Some of you will disagree with much of what I have said, and that’s ok. I, like all of us, am still growing and learning. If nothing else, then I hope that what you have read has given you pause for thought. If you disagree, then that’s fine, but I have tried to evidence my points from the Bible and offer alternatives to the traditional views.

I state simply that I believe God wants His people to be well. The healthier we are, the better we can serve Him. The longer our lives are, the more opportunity we have to share our faith with others. That’s not to say anyone who is sick cannot do these things, but what more could we do if we were not hampered by ill-health.

If nothing else, then please pray about these things and seek the Lord for yourself. Pray for me also, not only that I would have a deeper understand of God and His Word, but that I too may be in good health. Thank you.

Love is a Verb (PoW#16)

Pearl of Wisdom #16

Love is a verb

You have no doubt heard this phrase before, but I think it is worth repeating.

A verb is an action word – it describes something we do. Love should be visible.

It is easy to say the words – “I love you,” but do our actions tell the same story? I can wish you well, hope that things work out OK for you, but if I do nothing to help, then I’ve not really loved you at all.

Being part of a church, I often hear of people praying for one another. If you believe in the power of prayer, then that’s a wonderful thing to do. Sometimes though I fear we are praying to God about things we could take care of ourselves.

If someone is without transport, we don’t need to pray for them, we need to give them a lift. If someone has a sick child or relative, we can provide a meal to give them one less thing to worry about. While doing our own shopping, we can pick up a few things for an elderly neighbour.

Love demands action – what is it demanding of you this week?

Paul’s Thorn in the Flesh

I remember speaking to a man in church once who was telling me about an illness he had suffered with for many years. He believed in healing, and had even experienced a miracle in the past. For this particular illness however, he told me that it was his “thorn in the flesh.” Meaning God would not remove it from him.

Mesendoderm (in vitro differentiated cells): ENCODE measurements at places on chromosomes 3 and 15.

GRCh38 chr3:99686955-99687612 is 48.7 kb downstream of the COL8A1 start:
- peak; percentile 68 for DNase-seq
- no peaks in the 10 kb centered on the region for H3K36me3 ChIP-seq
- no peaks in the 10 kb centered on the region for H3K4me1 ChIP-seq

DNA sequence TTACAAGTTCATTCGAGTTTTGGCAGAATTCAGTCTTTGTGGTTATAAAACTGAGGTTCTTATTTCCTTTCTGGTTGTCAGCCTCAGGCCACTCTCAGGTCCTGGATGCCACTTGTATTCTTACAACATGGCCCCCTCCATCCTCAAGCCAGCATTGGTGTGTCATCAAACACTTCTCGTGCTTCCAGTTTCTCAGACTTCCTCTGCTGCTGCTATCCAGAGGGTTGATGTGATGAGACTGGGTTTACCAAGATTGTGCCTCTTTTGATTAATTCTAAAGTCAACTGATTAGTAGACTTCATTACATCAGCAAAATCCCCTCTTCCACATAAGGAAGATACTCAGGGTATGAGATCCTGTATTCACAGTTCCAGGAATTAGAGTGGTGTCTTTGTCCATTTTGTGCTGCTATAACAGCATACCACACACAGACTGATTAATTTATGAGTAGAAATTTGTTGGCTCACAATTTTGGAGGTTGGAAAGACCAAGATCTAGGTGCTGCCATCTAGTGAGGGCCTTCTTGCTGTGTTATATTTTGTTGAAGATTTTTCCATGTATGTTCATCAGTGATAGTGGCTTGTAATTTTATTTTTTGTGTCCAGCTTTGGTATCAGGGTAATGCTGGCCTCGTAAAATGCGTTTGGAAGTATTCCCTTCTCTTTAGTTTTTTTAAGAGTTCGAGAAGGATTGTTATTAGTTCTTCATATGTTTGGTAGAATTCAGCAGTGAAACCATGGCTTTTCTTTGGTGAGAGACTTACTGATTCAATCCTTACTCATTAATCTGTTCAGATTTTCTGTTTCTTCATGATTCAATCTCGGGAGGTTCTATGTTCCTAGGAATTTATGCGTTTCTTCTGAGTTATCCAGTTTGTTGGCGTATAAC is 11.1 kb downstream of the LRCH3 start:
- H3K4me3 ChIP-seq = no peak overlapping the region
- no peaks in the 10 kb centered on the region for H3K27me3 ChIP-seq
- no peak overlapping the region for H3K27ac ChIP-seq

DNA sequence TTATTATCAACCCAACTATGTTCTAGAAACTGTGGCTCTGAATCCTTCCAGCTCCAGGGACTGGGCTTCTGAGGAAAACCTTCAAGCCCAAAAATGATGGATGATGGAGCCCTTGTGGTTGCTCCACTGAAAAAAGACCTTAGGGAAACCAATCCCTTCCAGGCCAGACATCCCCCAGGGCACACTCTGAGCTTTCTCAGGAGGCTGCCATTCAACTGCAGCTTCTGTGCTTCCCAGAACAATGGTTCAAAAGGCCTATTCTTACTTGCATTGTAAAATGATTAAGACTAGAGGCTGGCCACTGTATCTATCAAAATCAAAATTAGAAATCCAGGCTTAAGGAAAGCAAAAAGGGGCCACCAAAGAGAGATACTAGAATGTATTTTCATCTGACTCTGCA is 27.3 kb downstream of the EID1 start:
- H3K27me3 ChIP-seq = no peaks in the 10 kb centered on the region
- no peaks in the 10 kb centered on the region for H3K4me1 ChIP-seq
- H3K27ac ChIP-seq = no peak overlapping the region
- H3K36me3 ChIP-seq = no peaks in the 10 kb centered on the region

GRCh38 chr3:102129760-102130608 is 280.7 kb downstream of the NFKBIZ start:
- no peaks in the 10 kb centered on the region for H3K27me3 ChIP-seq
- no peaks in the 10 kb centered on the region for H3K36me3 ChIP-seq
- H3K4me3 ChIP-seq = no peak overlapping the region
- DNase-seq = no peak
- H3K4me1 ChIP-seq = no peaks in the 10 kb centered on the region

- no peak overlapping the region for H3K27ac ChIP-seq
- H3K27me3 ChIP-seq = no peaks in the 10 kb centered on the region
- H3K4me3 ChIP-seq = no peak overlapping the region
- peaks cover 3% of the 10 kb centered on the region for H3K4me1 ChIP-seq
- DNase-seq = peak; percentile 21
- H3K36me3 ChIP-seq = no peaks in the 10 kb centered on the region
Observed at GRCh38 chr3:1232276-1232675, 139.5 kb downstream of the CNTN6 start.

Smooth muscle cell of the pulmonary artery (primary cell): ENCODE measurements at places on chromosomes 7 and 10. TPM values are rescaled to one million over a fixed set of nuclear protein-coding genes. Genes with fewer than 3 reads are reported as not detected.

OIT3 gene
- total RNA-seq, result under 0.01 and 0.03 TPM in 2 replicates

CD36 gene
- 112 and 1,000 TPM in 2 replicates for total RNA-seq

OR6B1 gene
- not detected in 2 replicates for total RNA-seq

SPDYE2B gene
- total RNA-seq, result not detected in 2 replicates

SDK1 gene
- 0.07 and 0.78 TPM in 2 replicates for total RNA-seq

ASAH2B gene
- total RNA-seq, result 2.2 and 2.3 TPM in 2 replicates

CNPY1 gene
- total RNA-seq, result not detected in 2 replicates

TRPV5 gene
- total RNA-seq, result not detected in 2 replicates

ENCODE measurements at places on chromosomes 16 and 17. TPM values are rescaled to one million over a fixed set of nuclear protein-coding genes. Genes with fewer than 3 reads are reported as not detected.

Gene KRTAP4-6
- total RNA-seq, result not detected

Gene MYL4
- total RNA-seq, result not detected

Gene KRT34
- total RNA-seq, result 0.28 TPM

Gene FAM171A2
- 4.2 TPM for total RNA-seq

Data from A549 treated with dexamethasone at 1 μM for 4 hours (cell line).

I want to explore this today, and think about the interpretation of Paul’s thorn in the flesh. Many have cited it as evidence for God not always healing the sick, or rather not always wanting to.

Let’s explore the text together and see what we can find out.

So to keep me from becoming conceited because of the surpassing greatness of the revelations, a thorn was given me in the flesh, a messenger of Satan to harass me, to keep me from becoming conceited. Three times I pleaded with the Lord about this, that it should leave me. But he said to me, “My grace is sufficient for you, for my power is made perfect in weakness.” Therefore I will boast all the more gladly of my weaknesses, so that the power of Christ may rest upon me. 10 For the sake of Christ, then, I am content with weaknesses, insults, hardships, persecutions, and calamities. For when I am weak, then I am strong.

2 Corinthians 12:7-10 (ESV)

Why did Paul have a “thorn”?

Before we investigate what this thorn might have been, let us consider why Paul was given such a thorn in the first place. What did Paul say?

To keep me from becoming conceited because of the exceptional nature of these revelations…

2 Corinthians 12:7a (ISV)